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The Deleveraging Myth 米景気が回復しないのは何故? 本日英文、明日和訳掲載予定

 本日は、11/14号に掲載されたサロウィッキー氏のコラムの英文を掲載します。明日和訳投稿予定です。The Financial Page です。


 題名は以下のとおり。

The Financial Page

The Deleveraging Myth

by

November 14, 2011 

 111114_r21543_p233.jpg


 題名の中にあるdeleveragingとは、leveragingの反意語で、企業が投資していた資金を回収し自己資本比率を高めることです。今回のコラムの中では、米家計は2001~2007年の景気が良かった時期にジャブジャブ消費し負債が膨らんだが、2008年以降負債を減らすための行動をとるようになり消費が増えていないという意味で使用されています。
 さて、クルーグマンらは、現在米景気が良くならないのは、家計が負債を減らすための行動に走っているので、消費が増えないのが原因だと指摘しています。そういった説をサロウィッキー氏は、myth(神話、作り話) と表現しています。そのmythは、もっともらしく一般的には信じられています。


 ですが、氏は数々の数値を挙げて、そのmythは正しくないと指摘しています。詳細は明日掲載予定の和訳をご覧いただきたいですが、もしくは下に掲載する英文をお読みいただきたいです。私は、サロウィッキー氏の言うとおりで、家計の負債を減らそうとする行動が消費増を防いで景気の重石になっているという説は事実ではないと思います。


 では、以下に英文全文を掲載します。「続きを読む」をクリックして下さい。

The Financial Page

The Deleveraging Myth

by

November 14, 2011 

 111114_r21543_p233.jpg

 When the government reported, last month, that the U.S. economy grew at an annualized rate of 2.5 per cent in the third quarter, it was a classic good-news, bad-news situation. The good news is that we aren’t falling back into recession (the dreaded “double-dip”), but the bad news is that, two and a half years after the recession ended, the economy is still just limping along. Many analysts casting about for an explanation of why this recovery has been so tepid have concluded that, as Paul Krugman has written, “it was debt what did it.” Between 2001 and 2007, Americans went on an incredible borrowing binge, nearly doubling their household debt. Now, the argument goes, consumers are focussed on paying off that debt instead of spending freely, and, as long as this process of “deleveraging” continues, the economy is going to stay stuck in the doldrums. Debt, in the words of The Atlantic, is the recovery’s “silent assassin.”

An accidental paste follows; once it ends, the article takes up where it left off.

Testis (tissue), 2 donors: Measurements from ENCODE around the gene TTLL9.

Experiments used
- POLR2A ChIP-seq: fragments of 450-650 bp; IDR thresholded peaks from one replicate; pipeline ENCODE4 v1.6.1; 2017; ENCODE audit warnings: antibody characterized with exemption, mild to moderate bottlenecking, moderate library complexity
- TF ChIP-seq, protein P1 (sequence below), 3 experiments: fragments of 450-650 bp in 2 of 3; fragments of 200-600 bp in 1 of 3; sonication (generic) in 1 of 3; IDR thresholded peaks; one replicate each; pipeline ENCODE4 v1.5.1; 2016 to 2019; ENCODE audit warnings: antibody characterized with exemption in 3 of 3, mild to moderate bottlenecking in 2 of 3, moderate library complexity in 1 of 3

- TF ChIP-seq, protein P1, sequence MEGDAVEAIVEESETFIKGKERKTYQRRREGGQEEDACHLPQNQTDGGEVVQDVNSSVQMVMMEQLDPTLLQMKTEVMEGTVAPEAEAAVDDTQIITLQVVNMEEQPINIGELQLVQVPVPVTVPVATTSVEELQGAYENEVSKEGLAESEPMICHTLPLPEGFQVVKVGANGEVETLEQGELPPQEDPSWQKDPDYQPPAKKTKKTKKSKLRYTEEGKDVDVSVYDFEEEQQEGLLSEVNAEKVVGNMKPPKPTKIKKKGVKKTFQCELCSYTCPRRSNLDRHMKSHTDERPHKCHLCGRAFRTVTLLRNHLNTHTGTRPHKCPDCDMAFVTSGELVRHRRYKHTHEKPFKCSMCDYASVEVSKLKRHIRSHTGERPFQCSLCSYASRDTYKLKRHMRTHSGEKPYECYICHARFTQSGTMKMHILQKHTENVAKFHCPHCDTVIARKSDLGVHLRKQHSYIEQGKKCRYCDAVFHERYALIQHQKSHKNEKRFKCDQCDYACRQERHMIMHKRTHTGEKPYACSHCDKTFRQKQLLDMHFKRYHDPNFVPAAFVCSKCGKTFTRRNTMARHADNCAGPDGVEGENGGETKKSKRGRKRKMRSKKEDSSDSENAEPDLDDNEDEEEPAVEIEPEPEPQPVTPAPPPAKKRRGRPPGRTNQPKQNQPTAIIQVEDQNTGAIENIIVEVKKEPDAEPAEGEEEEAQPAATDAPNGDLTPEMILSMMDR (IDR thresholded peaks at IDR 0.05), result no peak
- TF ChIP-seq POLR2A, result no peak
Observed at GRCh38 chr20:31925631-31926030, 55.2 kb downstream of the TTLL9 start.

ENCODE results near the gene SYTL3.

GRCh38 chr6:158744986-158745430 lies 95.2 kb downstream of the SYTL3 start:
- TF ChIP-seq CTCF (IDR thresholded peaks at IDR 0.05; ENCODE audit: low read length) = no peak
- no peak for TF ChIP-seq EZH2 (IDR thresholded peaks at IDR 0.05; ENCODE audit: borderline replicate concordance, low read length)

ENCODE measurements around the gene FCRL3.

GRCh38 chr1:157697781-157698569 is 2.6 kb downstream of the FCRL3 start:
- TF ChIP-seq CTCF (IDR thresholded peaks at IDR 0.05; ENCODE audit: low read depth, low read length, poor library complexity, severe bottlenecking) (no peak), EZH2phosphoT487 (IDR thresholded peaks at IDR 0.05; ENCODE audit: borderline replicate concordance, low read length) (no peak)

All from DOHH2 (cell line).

Americans certainly have lots of debt, but the evidence that it’s killing the recovery is surprisingly sketchy. For a start, American consumers are not actually keeping their wallets closed. Real consumer spending, after collapsing in 2009, has risen for nine straight quarters; this past quarter it was up at an annualized rate of 2.4 per cent. That looks anemic by the standard of past recoveries, but, with an unemployment rate near ten per cent and wages barely rising, that’s to be expected. More important, several things that you’d expect to see if the deleveraging thesis were correct haven’t happened. Personal consumption hasn’t shrunk as a share of the economy: in 2010, it accounted for more than seventy per cent of G.D.P., close to where it’s been for the past decade. And consumers aren’t saving at an unusually high rate; the savings rate during the recovery has hovered around five per cent, significantly lower than the postwar average. And although consumers did reduce their total amount of non-mortgage debt very slightly in 2009, in the two years since, that number has risen again. By historical standards, then, consumer spending is high, not low.